On both my mom and dad’s side of the family, Czechoslovakian culture defines much of who I am. Though my grandparents immigrated due to conflict in Czechoslovakia immediately before World War II, I claim my heritage from the nation of “Czechia,” since the two nations, Slovakia and the Czech Republic, split in 1993. Czechia and Slovakia are situated between Germany and Ukraine in Eastern Europe.
As a child growing up, it was hard to talk to my grandparents because their broken English could not be reconciled with my incompetence in the Slavic language. While my mom could speak small amounts of Slavic, it wasn’t until I was older that I could truly communicate and learn more about my heritage.
I learned from them that Czech culture is heavily influenced by Eastern European culture, as each country is geographically nearby and historically intertwined. Food, dance and music all have a strong significance in Czech culture and are a large part of how the community comes together. As long as I can remember, cooking and being merry have been an integral thread in family gatherings. Both men and women come together to cook traditional Czechoslovakian dishes, such as perogies and baklava. Traditional Czech music has both Polka and Orthodox church influence, resulting in upbeat, meaningful songs to dance to together. Though Czech culture has unique musical influence and traditional dance, there are many parallels between Czech and Ukrainian culture.
When my grandparents on my mother’s side immigrated from Ukraine, they came due to famine and poverty in Ukraine. When they came to America, they brought no belongings from home, so their culture and national identity became more important than ever. Settling in Northern New Jersey, my family started a Ukrainian deli and began to meet people in the community who could identify with the country that they left behind.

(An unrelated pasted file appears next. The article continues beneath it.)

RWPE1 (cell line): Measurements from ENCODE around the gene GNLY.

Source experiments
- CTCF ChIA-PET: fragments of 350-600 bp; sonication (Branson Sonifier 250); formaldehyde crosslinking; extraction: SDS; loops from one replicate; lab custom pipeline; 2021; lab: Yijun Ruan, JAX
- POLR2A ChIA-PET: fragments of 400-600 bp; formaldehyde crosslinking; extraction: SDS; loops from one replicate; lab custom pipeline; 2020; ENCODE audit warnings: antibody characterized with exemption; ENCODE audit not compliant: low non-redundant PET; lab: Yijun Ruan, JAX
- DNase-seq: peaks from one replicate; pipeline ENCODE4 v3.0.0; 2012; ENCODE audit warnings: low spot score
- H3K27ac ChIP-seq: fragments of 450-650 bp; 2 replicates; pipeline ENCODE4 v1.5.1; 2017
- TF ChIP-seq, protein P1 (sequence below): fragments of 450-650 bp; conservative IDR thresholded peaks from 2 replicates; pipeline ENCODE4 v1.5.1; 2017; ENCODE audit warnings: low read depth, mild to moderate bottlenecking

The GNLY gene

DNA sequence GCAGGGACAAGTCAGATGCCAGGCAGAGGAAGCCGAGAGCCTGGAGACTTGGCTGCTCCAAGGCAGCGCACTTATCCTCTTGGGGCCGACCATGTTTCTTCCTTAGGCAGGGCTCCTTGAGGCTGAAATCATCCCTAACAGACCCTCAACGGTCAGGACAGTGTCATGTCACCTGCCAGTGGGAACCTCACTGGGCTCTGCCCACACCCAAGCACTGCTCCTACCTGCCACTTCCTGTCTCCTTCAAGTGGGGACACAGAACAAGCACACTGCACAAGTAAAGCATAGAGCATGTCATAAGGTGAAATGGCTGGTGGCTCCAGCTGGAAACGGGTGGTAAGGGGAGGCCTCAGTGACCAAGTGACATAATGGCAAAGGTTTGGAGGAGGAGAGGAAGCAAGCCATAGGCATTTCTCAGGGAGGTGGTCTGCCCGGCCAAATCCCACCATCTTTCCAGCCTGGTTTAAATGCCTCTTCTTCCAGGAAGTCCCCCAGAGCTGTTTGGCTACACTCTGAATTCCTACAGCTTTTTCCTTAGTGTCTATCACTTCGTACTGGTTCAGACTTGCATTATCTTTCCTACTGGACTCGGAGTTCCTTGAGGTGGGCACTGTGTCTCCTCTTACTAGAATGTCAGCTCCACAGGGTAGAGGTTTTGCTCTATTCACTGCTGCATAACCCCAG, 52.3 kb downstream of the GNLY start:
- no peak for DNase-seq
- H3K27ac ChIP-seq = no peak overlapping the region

Ukrainian culture is steeped in the traditions of the Orthodox Church in most Ukrainian communities. Many Ukrainian communities purposefully form communities upon immigration to America, in order to enjoy fellowship in a traditionally Ukrainian church. In these churches, there are several cultural differences from American churches. These differences include the use of incense and extremely formal attire, as well as sermons spoken almost entirely in Ukrainian. After church, many Ukrainian families get together to cook perogies and smoke kielbasa to sell for church fundraisers or elaborate Sunday lunches.
Being raised in a Ukrainian-American and Czechoslovakian-American family gives me a better understanding of Eastern European culture, and a hunger to travel and see where my family lived and died. It gives me a compassion for immigrants who do not speak English in America, and an understanding of how challenging uprooting your home and leaving your family to escape occupation and poverty must be. My heritage has left a resounding mark on who I am, more than just the traditionally crooked nose my family has always joked that each true Czechoslovakian inherits.